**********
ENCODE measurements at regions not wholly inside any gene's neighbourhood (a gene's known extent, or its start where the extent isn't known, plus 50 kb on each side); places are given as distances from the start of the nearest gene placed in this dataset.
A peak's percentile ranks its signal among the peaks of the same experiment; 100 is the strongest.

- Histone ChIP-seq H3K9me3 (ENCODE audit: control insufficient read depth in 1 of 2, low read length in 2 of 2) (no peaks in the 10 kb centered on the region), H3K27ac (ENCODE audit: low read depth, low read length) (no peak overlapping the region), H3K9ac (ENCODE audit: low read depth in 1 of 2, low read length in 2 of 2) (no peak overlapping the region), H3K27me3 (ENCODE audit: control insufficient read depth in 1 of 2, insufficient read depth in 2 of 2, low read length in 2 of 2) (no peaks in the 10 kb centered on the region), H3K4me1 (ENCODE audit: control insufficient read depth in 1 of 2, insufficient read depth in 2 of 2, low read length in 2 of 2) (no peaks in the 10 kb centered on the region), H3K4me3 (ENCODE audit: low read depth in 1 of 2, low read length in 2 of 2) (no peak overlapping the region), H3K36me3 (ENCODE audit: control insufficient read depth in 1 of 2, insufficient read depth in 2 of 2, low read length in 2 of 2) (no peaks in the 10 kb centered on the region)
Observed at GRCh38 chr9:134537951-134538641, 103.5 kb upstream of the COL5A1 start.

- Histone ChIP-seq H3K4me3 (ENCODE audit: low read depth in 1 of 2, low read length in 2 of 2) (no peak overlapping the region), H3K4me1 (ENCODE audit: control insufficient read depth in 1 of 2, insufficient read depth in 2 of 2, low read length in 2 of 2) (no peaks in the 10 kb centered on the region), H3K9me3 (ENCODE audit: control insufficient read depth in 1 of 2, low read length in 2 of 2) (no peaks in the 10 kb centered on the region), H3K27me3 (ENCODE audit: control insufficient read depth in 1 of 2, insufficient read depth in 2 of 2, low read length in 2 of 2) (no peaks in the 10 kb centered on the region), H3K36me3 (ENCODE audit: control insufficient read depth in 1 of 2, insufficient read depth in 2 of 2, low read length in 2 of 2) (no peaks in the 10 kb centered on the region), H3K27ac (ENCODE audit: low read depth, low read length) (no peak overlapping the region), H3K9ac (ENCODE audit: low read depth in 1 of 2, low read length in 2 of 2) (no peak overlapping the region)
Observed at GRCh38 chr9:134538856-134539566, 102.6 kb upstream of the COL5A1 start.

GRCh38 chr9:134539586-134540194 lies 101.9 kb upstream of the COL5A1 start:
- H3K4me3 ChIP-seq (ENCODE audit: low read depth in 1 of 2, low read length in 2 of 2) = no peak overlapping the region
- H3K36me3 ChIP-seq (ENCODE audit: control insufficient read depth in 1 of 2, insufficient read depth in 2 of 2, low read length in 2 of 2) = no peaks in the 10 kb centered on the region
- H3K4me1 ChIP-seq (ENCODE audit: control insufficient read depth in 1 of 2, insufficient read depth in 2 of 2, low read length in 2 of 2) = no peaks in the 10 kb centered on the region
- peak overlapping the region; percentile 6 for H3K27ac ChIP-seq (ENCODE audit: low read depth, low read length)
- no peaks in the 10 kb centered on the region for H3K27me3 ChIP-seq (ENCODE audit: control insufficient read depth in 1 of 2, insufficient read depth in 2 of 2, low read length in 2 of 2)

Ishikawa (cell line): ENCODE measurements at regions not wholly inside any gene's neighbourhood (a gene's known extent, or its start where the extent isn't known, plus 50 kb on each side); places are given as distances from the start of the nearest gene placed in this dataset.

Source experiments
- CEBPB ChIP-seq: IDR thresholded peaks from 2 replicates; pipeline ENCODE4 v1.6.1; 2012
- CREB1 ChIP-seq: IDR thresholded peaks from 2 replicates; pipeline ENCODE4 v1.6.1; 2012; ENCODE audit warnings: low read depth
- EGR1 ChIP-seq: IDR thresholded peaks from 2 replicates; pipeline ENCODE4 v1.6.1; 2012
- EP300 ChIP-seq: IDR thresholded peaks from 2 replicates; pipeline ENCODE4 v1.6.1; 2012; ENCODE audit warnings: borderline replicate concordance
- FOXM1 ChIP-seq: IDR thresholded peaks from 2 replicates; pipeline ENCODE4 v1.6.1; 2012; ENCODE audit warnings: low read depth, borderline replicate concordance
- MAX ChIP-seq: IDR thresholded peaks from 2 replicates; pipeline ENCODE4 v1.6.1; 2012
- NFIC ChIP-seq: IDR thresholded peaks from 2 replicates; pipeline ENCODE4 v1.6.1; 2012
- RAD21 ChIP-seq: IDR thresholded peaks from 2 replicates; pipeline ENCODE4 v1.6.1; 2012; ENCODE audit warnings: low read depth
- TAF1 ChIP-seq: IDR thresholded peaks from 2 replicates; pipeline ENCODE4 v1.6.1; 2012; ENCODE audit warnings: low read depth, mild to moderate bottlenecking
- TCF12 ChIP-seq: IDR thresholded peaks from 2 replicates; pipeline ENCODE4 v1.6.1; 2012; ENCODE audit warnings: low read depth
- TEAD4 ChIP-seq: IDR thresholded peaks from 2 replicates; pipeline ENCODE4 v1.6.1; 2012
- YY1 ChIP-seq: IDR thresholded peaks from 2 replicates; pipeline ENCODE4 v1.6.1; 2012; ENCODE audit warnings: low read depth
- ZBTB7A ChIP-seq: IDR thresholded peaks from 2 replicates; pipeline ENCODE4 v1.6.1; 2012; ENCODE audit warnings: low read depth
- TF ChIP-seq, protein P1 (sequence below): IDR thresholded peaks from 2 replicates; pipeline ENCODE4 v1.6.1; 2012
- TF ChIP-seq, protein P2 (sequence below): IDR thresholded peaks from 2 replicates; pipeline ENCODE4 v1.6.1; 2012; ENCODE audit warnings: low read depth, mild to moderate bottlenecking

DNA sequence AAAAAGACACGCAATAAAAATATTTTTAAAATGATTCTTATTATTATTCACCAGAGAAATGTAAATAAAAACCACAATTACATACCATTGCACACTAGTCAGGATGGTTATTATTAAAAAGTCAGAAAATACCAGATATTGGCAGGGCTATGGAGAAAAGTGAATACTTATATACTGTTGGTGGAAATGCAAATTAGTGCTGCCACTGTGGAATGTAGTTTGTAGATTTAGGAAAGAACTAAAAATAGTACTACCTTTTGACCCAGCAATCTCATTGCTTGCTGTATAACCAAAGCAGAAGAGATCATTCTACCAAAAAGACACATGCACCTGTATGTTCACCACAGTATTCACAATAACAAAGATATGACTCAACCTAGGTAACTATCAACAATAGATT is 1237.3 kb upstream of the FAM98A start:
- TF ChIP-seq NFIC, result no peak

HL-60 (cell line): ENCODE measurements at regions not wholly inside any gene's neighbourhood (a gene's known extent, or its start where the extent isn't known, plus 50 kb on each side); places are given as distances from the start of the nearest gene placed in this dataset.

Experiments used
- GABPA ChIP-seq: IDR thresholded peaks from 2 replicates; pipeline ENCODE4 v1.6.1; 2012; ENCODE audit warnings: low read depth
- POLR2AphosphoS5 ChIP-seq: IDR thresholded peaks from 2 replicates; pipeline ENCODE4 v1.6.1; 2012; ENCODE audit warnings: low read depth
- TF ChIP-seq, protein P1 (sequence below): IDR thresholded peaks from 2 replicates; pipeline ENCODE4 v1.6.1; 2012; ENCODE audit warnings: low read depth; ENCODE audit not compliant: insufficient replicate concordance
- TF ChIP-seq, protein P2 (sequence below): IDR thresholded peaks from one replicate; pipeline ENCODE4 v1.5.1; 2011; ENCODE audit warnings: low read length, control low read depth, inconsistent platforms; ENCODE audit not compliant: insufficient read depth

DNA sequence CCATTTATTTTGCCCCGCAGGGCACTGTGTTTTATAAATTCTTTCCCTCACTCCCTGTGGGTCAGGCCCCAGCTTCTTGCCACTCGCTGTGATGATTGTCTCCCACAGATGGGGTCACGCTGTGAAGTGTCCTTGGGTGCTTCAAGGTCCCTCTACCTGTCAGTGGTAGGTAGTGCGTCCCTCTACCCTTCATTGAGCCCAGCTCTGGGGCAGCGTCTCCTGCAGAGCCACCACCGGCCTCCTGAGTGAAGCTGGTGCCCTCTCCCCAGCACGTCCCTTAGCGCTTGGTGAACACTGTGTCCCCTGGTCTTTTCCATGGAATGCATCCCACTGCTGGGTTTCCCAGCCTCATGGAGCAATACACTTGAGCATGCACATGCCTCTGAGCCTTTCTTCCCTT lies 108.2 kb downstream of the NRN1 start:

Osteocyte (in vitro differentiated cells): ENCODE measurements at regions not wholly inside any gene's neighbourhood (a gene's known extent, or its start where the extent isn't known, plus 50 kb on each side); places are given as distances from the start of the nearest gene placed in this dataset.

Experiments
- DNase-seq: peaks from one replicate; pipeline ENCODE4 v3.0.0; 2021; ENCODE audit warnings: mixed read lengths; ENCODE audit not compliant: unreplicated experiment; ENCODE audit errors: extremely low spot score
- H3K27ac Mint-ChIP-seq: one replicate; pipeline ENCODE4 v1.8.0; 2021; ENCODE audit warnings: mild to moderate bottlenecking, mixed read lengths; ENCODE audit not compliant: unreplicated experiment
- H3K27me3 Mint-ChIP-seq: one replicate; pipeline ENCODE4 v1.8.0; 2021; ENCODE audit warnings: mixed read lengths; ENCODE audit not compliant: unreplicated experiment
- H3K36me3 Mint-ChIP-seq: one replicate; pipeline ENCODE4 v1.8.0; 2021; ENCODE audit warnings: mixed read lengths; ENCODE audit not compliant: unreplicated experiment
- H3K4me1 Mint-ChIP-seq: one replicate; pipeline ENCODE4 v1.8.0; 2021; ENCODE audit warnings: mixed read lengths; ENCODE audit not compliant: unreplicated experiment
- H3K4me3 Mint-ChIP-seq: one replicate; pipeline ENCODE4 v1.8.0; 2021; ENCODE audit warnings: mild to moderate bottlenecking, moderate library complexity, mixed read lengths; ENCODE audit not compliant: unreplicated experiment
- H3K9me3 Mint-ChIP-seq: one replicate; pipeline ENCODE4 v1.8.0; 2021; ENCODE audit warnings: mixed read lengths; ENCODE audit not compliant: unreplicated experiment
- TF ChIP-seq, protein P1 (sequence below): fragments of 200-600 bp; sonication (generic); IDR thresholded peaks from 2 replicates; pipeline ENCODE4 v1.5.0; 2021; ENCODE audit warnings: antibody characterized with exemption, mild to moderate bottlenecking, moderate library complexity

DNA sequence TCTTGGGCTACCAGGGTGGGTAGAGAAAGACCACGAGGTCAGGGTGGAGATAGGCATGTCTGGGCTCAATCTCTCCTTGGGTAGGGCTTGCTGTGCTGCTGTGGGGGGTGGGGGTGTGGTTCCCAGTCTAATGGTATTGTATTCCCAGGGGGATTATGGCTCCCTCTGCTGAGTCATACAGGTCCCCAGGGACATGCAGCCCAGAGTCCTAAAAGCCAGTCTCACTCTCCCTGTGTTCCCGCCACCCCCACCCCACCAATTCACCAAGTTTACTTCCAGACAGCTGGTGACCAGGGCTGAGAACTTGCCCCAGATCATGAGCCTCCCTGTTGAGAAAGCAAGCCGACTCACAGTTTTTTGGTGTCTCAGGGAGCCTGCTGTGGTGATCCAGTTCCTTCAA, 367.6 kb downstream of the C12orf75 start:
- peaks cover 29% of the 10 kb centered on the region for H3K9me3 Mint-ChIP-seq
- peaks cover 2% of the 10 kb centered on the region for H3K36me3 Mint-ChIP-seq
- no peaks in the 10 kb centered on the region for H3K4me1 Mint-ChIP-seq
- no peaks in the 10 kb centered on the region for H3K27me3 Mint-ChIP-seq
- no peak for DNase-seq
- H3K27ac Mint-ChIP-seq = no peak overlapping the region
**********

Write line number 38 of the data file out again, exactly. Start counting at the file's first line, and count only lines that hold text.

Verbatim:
DNA sequence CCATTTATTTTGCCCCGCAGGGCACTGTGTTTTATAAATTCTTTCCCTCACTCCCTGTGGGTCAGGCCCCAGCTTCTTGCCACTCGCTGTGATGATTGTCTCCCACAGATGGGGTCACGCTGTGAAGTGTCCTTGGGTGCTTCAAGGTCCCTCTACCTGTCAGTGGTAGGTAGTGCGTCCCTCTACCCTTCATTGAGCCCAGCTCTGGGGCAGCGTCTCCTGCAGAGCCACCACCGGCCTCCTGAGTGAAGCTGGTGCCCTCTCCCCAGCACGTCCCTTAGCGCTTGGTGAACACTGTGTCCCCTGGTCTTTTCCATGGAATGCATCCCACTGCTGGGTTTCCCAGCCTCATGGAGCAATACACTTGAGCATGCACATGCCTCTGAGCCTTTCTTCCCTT lies 108.2 kb downstream of the NRN1 start: